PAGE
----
When a Contract Is Done, the Legal Definition
When is a contract considered completed? What conditions would end a contract even if product has not been delivered or services weren't fully rendered? These sorts of exit clauses matter when you can't agree that the project is done. Let's look at the legal situations when a contract is considered done.
A contract is discharged when the parties in the contract all live up to it. When the contractor has finished work and the customer has paid the contractor, the contract has been discharged. When someone pays for a product and the product is delivered, the contract has been discharged.
Completion of the contract is called discharge by performance, when all parties have completed their respective duties as outlined by the contract.
The degree of performance may be complete, substantial or so inferior it is a breach of contract. Complete performance discharges it in all cases. Substantial completion may discharge the contract, especially when one side finished the work but the other side isn't happy with sound performance. Inferior performance according to the contract is a breach of contract.
Failure via Condition
Contracts can be conditional and rely on that condition to go forward, such as when purchase of a house is conditional on approval of financing by the buyer. Financial contracts may say that the security will be sold when the price reaches a certain point, and if that price point isn't reached within a set time period, the contract is terminated.
Conditions can be conditions precedent, conditions concurrent and precedents subsequent.
Conditions precedent are those conditions that must be met before the promise in the contract becomes binding. If the buyer doesn't get a mortgage first, they cannot enter the contract to buy the house. Conditions subsequent terminate the promise to perform outlined in the contract. Someone who enters a contract to do something and then becomes injured and unable to do so has a subsequent condition. Concurrent conditions are those that are concurrent on other things happening; these conditions can be implied or explicit. A seller who promises to sell something after delivery of it to them cannot deliver it until they have it. A contract that states "I will pay you if" is clearly conditions subsequent. Concurrent conditions also include contracts that state delivery will only be made upon payment.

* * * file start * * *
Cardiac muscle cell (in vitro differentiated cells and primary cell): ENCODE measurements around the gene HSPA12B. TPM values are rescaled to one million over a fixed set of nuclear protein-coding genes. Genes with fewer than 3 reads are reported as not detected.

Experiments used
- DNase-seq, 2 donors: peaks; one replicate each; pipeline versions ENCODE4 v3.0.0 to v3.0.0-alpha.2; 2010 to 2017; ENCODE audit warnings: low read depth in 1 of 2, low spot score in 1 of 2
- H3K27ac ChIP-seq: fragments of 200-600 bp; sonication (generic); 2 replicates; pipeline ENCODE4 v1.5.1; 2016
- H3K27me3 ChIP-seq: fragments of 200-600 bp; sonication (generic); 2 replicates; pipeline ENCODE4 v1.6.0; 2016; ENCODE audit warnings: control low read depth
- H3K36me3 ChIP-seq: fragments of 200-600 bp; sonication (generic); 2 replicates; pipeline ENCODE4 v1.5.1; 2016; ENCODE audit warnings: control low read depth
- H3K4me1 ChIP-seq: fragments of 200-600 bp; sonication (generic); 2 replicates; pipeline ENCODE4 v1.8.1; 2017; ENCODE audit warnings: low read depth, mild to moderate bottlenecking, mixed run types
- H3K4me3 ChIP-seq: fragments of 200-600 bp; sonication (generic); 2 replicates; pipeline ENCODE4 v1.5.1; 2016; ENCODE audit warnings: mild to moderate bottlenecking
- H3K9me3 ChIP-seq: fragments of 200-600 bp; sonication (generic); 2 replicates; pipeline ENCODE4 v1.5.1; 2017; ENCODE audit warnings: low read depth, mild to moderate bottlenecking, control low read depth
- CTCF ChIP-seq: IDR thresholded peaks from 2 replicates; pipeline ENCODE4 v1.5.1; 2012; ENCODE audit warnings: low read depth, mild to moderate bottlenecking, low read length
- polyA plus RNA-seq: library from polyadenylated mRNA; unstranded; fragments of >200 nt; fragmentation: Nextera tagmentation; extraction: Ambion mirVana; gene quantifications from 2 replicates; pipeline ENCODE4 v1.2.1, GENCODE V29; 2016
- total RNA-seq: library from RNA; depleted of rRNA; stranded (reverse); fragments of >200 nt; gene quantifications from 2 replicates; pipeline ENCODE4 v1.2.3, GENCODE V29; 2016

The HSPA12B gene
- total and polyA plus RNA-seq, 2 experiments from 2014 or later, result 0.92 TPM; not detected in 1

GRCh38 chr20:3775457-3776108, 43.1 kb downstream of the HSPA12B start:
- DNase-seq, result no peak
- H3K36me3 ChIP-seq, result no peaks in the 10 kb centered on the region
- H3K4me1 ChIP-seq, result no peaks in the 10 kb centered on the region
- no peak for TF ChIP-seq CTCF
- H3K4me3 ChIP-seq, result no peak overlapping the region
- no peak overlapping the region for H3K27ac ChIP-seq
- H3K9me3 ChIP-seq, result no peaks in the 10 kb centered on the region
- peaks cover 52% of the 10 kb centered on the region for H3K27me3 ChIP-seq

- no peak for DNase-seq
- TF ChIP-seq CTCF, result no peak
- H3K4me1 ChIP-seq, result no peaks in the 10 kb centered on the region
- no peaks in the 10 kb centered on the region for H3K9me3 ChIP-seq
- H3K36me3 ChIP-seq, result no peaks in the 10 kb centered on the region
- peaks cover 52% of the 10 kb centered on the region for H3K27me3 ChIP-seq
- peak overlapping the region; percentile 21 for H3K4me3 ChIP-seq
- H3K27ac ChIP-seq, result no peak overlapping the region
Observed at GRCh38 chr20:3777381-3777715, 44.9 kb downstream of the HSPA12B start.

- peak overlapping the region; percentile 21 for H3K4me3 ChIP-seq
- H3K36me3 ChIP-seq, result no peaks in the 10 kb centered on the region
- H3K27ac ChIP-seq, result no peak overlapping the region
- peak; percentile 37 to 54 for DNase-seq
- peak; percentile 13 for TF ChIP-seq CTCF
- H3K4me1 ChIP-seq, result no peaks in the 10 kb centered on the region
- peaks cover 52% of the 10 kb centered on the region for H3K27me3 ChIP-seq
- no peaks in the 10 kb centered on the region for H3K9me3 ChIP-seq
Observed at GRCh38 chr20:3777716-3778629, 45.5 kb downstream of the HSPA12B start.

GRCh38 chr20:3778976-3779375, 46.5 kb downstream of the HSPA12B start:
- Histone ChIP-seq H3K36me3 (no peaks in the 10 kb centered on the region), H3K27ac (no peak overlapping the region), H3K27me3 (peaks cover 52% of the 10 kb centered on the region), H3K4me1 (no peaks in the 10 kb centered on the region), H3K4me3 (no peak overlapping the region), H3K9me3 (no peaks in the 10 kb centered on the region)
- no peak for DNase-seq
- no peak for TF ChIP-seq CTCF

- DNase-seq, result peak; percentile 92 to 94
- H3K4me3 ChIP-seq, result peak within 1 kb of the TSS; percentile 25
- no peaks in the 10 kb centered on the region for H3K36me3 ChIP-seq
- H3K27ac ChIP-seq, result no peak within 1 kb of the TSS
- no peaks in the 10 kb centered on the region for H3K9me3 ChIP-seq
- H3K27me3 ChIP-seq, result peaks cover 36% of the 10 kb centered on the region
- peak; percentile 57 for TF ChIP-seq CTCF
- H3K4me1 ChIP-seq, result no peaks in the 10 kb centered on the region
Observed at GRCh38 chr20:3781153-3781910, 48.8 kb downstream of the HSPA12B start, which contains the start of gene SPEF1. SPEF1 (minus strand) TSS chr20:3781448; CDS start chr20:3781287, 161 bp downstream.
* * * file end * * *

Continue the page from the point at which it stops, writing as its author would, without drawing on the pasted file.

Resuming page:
The contract can be discharged by the agreement of the parties. They can discharge it by mutual agreement in writing, or they may form a new contract and discharge the old one. It is safest to end a contract by agreement in writing to avoid a he said / she said argument on the terms of its discharge later.
Agreement can take the form of novation, where a new party substitutes for one of the existing parties. Someone assuming a mortgage so the current home occupant can move out is one case, while a builder referring a new contractor to take on a job they can't complete is another. Novation requires a previously valid obligation, agreement of the old and new party to the new contract, a legally valid new contract and discharge for the prior party.
Breach of Contract
When someone doesn't deliver on time, delivers a flawed product, delivers the wrong product or fails to meet the main requirements of performance, they are in breach of contract. Minor breaches may allow someone to suspend their obligations until the breach is remedied, but major breaches often lead to lawsuits or termination of the contract.
If you pay someone to fix your appliance and they visit once to diagnose the issue and don't come back for two months, you can say they are in breach of the contract where you pay them to repair the appliance and don't have to pay for their further services. A contract where someone agrees to sell an item by a specific date is in breach of contract if the item hasn't sold by X date; while it is unlikely this leads to a lawsuit, the other party in the contract is then free to find another agent to help sell the item.
Impossibility of Performance
Impossibility of performance ends a contract when it cannot be completed. When someone dies before finishing a book, it is impossible for them to live up to the book contract calling for that title and one more in the series. Someone who promises to sell an item can't deliver it if it is destroyed in a fire. You cannot be required to deliver services or goods per a contract if interim changes in the law make it illegal. Zoning changes that make building a building per contract illegal can terminate the contract, though grandfathered properties may not be affected.
One common form of this is the line in many contracts that say they are not responsible for acts of God. You can't deliver a crop if it is destroyed by a hail storm or wildfire. Nor is this failure something the farmer could have stopped or prevented. Leases are terminated if the building is destroyed by a natural disaster.
Commercial impracticality is a legal concept where someone cannot deliver per contract because it isn't economically feasible. This doesn't refer to someone hiring another to build a product in violation of the laws of physics. It refers to someone hired to build a building for X dollars, and after all the plans are completed, it costs 2X to build. The construction contractor may say this is impossible, let me out of the contract if you don't refine the plan to something I can deliver.
A contract that says deliver this item at a certain price but prices skyrocket such that the company loses too much money on the deal is another form of impossibility of performance, though these cases often end up in court.